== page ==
Preview by Philippa Warr
A fire has been raging through Paris for the past four decades. Also, Jesus has just been born.
That's the news from the other end of the bank of desks as I settle in to preview Civilization V: Brave New World - an expansion aimed primarily at spicing up the late stages of the game. My own Parisians, however, remain unroasted and un-Jesused because I've spent the last few turns ignoring Napoleon and trying to work out whether it would be prudent to build a windmill.
The windmill situation is clearly too complicated so I build a caravan unit instead. This is mostly because the caravan unit is essentially a "business camel" who goes off to other cities and brokers trade agreements on my behalf. In my head he has a pinstripe suit and a briefcase full of important documents.
The caravan appears as an option as soon as you research animal husbandry and creates trade routes. Looking to other civilisations, the most profitable trade routes are built between cities with few resources in common - business camels appreciate a diverse portfolio. But trade routes can also be established between two of your own cities. If one has a workshop, the trade route can export production giving a boost to cities founded late game which would otherwise be outpaced at every opportunity.
As time passes and you get deeper into the expansion you'll realise that the roving business camel was foreshadowing. Brave New World is actively trying to deal with the late game peaceful play problem - namely that you end up hemmed in on all sides with no will to explore, hitting "Next Turn" and eating biscuits.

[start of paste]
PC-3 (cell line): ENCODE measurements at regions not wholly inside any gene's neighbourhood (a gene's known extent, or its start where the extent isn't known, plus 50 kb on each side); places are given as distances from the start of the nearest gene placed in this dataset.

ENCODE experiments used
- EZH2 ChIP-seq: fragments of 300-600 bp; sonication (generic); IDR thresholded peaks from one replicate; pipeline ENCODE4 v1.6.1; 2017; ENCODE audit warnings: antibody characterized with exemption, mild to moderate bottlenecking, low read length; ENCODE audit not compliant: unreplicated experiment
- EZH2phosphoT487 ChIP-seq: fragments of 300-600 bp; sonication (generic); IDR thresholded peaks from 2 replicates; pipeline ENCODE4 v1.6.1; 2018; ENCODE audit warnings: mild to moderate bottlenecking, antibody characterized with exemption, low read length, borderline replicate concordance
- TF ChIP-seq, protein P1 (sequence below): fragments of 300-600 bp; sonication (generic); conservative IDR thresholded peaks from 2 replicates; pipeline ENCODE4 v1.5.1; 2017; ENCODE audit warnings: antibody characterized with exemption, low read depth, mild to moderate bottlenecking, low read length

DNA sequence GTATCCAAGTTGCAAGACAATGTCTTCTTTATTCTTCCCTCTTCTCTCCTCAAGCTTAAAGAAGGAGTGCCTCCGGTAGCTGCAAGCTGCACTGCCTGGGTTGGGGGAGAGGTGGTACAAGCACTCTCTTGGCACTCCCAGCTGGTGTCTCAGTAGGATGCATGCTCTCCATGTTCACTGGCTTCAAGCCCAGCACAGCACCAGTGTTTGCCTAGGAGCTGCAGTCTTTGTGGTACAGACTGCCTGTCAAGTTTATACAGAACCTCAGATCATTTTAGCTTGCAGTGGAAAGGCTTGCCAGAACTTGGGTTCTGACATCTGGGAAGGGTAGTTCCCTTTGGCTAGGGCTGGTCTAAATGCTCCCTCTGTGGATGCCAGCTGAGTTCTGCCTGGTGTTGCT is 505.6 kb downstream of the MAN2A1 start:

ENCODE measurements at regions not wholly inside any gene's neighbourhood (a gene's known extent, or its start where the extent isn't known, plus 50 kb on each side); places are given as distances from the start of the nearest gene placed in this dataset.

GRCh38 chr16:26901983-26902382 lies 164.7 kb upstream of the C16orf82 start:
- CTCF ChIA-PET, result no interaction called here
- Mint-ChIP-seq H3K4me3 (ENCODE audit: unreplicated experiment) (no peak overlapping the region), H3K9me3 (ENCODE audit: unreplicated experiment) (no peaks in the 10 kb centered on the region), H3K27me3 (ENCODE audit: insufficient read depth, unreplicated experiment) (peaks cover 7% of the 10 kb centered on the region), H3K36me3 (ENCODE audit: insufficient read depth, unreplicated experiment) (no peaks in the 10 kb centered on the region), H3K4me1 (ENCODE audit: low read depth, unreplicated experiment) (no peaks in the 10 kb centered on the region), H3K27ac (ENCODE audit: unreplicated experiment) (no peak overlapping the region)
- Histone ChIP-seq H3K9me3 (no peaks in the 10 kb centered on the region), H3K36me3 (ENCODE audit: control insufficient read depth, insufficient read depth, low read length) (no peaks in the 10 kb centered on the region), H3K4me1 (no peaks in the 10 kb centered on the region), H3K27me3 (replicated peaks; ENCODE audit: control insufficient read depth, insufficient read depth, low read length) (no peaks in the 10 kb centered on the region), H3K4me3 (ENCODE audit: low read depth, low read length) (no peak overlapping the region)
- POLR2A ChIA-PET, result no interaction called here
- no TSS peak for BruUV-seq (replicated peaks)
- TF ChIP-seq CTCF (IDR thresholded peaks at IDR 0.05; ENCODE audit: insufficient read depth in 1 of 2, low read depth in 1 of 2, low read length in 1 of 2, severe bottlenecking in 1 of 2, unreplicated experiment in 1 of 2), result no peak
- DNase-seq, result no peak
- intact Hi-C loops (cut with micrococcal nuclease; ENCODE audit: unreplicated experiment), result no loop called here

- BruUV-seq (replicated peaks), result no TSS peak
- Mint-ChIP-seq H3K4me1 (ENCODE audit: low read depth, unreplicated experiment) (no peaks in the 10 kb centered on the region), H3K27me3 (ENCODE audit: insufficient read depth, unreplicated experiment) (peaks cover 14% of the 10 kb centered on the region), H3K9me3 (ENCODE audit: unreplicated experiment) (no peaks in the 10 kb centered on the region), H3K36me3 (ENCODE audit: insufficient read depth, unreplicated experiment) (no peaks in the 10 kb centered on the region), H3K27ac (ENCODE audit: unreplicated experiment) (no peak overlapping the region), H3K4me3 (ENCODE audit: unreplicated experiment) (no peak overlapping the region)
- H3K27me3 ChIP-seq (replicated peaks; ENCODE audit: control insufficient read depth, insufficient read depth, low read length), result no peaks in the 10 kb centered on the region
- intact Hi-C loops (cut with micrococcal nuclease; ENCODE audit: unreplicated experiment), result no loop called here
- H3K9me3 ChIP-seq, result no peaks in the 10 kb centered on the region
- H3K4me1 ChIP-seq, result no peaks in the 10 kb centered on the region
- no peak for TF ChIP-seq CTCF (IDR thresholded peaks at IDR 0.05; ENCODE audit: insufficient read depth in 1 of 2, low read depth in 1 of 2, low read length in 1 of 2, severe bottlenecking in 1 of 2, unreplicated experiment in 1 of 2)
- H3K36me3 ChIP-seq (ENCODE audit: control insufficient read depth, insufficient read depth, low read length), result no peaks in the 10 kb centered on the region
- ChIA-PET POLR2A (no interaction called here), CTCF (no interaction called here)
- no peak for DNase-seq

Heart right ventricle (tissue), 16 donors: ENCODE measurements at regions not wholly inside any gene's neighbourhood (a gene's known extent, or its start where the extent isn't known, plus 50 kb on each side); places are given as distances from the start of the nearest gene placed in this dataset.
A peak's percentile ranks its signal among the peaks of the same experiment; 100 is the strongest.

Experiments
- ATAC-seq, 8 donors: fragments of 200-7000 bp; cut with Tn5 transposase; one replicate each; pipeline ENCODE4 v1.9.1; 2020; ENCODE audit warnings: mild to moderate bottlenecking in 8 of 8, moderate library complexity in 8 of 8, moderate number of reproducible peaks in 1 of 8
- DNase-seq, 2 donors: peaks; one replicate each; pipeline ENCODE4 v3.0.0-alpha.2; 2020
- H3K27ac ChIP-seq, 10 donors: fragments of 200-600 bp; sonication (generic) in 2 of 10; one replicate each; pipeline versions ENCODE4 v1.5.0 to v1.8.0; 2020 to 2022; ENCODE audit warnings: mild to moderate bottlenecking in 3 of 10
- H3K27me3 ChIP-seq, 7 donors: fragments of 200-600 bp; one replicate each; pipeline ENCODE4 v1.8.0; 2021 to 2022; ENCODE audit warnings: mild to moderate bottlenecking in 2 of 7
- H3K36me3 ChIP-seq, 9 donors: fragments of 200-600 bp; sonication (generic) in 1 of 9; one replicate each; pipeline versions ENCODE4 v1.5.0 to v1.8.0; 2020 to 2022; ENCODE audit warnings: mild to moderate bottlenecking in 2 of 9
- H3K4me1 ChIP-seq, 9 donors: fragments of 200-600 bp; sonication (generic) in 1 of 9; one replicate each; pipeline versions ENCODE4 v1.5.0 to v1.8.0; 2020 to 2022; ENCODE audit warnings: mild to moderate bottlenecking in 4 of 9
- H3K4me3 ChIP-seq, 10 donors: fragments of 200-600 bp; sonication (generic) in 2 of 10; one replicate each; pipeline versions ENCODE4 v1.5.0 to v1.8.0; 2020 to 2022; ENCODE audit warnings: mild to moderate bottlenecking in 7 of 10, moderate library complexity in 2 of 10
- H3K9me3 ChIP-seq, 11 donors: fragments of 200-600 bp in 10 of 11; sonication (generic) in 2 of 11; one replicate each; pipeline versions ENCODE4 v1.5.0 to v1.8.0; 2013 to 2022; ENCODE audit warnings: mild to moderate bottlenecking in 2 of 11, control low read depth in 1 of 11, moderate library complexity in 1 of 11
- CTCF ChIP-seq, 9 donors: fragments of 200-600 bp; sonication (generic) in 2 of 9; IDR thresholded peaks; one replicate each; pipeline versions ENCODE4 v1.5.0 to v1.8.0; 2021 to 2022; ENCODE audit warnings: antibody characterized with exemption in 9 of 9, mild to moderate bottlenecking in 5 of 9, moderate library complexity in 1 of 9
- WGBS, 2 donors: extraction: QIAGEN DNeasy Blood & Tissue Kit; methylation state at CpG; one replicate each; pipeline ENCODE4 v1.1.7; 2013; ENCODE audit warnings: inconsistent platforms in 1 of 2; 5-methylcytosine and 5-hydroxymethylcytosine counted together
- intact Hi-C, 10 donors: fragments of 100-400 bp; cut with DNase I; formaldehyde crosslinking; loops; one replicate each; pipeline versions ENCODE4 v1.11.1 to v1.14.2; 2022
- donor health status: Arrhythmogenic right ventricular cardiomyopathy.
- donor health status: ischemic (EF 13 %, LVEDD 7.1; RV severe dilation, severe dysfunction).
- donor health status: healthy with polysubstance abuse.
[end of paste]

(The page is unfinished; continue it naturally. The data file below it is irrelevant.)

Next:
"It's been a symptom of all Civ games - the late game just isn't as compelling as the beginning," admits Dennis Shirk, senior producer. Firaxis' solution? To prod you into activity via a mixture of international trade (business camels plus cargo ships), cultural scuffles, and the introduction of a World Congress for equal quantities of diplomacy and dickbaggery sans frontiers.
Culture now comes in two flavours: defensive and offensive. Defensive culture is the stuff of previous Civ iterations and is created by building wonders or landmarks. In Brave New World it serves to counter aggressive culture: tourism.
Invest in tourism and artwork becomes a weapon. Your civilisation can now gobble up a great artist and spit out one of their famous real-world creations to be installed in a cultural institutions. Pair your burgeoning art scene with increased interaction with other civilisations and tourism flourishes: you're Charles Saatchi with a diplomatic passport.
The World Congress also appears in the latter part of the game; a cyclical system where two players - the host civilisation and the one with most delegates - make proposals. Nations preferring the diplomatic route to victory (or just partial to a spot of political wrangling) can spend turn after turn lobbying for support, indulging in espionage or trading votes to get their preferred policies approved.
These can be positive mandates for the good of humanity or a chance to indulge spite and retribution. "It's not always going to be a clean and shiny, optimistic future," observes Shirk. Indeed, the expansion's title, "Brave New World", explicitly references Huxley's dystopian novel and the ideological and cultural upheavals of the twentieth century.
But, whether you choose to play as a cynic or an optimist, Brave New World is hellbent on keeping you actively participating to the final turn. So although the expansion tentatively marks Civ V as complete don't expect the tinkering to stop just yet.
"We've already got updates on our schedule," says Shirk. "You can't know how the ideal arc for a game is going to fall until a million people are playing it - we want to have the best version of the game out there."